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Author Topic: Sanding = temporary ball death  (Read 22364 times)


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Sanding = temporary ball death
« on: September 26, 2019, 01:35:41 PM »
I usually know better than to post this type of question, but I am troubled by what I see and interested in ideas.

Reminder, low-rev lefty.

I have a spinner, but any time I sand a ball, any ball, it's toast for 2-3 games (IMHO until it gets back to lane shine). If I use a high grit, it slides past. If I use a low grit, it labors. In all cases, for all pressures, grits  and lane conditions (only bowling 2 places though), the results are always negative for the first few games. I know all the variables and their impact, but still......

Possible answers I've come up with are "you're always using too much pressure, so it's always too high until it gets back to lane shine"... things like that.

I don't know how else to express this...



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Re: Sanding = temporary ball death
« Reply #16 on: February 14, 2020, 10:38:37 AM »
I see a little bit of the same thing when changing the surface in prep for a tournament.  Going back to a house shot the balls seem to labor.  Has anyone tried throwing some compound on the ball after sanding?  Was thinking of trying it out to get a little more snap on the backend

Not a lefty but am a big fan of compound and does help shape a ball some without the over under of polish.  The danger is can be hard to replicate exact surface but not accurate enough for that to matter anyway.
Here today.  Gone tomorrow.


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Re: Sanding = temporary ball death
« Reply #17 on: February 14, 2020, 11:27:16 AM »
In my experiences with what I have seen; if you are low on revs, you tend to need more help on the backend of the lane, not up front unless you are speed dominate.  If you sand it too low, the ball will have no energy left on the backend and likely that is what you may be seeing.  Once the surface smooths itself out a pinch, that is when the ball comes back to life.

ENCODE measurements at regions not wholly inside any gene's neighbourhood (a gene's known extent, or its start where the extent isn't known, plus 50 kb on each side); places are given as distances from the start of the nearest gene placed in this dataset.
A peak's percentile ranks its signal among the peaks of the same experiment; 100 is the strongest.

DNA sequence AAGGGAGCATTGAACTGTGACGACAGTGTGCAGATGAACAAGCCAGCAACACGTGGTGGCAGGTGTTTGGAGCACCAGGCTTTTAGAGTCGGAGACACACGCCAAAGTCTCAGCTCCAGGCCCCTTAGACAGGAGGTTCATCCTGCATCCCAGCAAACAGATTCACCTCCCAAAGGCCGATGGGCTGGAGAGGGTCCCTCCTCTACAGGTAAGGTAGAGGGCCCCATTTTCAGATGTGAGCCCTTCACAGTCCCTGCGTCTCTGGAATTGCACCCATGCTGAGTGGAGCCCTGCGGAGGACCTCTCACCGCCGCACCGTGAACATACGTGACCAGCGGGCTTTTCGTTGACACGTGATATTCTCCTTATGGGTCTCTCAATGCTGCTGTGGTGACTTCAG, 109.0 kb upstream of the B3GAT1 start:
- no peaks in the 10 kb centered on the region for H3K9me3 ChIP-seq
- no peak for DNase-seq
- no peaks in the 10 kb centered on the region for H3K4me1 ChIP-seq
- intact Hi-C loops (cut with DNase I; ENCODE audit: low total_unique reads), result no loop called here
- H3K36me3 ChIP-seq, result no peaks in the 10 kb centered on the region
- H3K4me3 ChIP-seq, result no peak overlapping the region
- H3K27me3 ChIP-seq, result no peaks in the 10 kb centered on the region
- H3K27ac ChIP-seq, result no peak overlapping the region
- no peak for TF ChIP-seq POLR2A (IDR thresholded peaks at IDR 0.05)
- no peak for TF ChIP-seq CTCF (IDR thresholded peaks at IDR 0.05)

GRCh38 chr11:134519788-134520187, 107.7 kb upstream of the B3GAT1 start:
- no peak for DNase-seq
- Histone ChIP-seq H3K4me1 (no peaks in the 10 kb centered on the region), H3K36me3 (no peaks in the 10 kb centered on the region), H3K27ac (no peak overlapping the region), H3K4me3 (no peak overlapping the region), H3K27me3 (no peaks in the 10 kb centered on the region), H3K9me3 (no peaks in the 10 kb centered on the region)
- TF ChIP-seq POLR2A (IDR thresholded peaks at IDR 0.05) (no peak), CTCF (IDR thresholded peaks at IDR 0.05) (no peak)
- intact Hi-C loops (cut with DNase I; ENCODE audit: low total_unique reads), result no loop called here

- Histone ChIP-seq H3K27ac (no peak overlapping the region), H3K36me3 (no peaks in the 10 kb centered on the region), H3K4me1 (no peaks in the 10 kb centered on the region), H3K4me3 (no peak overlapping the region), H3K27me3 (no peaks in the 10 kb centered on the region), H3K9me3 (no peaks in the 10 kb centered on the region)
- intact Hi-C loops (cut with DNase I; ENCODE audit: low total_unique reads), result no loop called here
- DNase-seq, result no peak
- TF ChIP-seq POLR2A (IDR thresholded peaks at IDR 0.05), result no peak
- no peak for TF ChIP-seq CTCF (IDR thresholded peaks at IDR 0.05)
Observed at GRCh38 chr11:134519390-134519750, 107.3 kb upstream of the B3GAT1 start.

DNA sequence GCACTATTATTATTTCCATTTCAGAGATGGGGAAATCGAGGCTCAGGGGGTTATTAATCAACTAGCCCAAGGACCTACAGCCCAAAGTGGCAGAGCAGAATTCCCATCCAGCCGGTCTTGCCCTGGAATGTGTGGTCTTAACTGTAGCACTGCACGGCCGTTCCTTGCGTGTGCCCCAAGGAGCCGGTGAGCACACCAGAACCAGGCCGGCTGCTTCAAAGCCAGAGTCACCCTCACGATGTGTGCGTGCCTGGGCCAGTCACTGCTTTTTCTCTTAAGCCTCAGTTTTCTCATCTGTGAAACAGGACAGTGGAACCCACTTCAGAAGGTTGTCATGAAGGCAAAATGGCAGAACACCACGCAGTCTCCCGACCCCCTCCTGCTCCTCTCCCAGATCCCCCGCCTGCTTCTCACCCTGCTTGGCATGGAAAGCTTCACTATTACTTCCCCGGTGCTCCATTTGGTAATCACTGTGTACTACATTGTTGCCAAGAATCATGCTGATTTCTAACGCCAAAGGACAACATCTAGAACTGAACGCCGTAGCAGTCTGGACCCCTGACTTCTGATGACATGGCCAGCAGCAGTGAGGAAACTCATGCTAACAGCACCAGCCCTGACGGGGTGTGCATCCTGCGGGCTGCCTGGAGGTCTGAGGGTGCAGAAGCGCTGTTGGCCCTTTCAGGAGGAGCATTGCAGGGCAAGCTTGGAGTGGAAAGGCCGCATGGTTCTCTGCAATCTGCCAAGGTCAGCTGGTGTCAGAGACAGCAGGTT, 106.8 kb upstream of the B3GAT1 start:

I agree 100% on the compound idea.  Sand your ball to 2000 or whichever you are happy with and add some compound over the top of it.  The compound will help the ball conserve some energy for the backend without the ball wanting to go 45-50 feet in the process.  The underlying sanded surface will still do its job and the ball wont seem to be dead for the first few games.  Try that and see what happens.
Steven Vance
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Former Classic Products Assistant Manager


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Re: Sanding = temporary ball death
« Reply #18 on: February 14, 2020, 01:18:50 PM »
That's something I have wanted to try but haven't yet. Right now according to my teammates I'm throwing the ball like $%^&, so nothing's going to help until I get my head removed from my posterior. If you do try it, please report back. Would love to know.


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Re: Sanding = temporary ball death
« Reply #19 on: February 28, 2020, 02:52:50 PM »
few years north of 50 myself and LH
Ive had some luck with more underlying grit and then polish
Like 500 + polish or 1000 + polish
Even go to this polish at times - powerhouse clean n sheen
its a matte polish, provides some additional midlane traction in my experience
(I'm sure there are others than provide similar qualities)

But we are all talking about the same thing that we want, matching up to a particular lane surface and oil pattern, even if its a house pattern.
When you have the wrong ball in your hand, you know it.
Definitely takes surface tweaks to fine tune what works for you
the 1500 dull is to much by your description of what happens early in the game play.
Keep trying different finishes until you find what works
good luck


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Re: Sanding = temporary ball death
« Reply #20 on: March 02, 2020, 07:53:21 AM »
Try a 4000 abralon for 30 seconds a side...... it starts to shine the ball but leaves some underlying surface.  It's instant lane shine.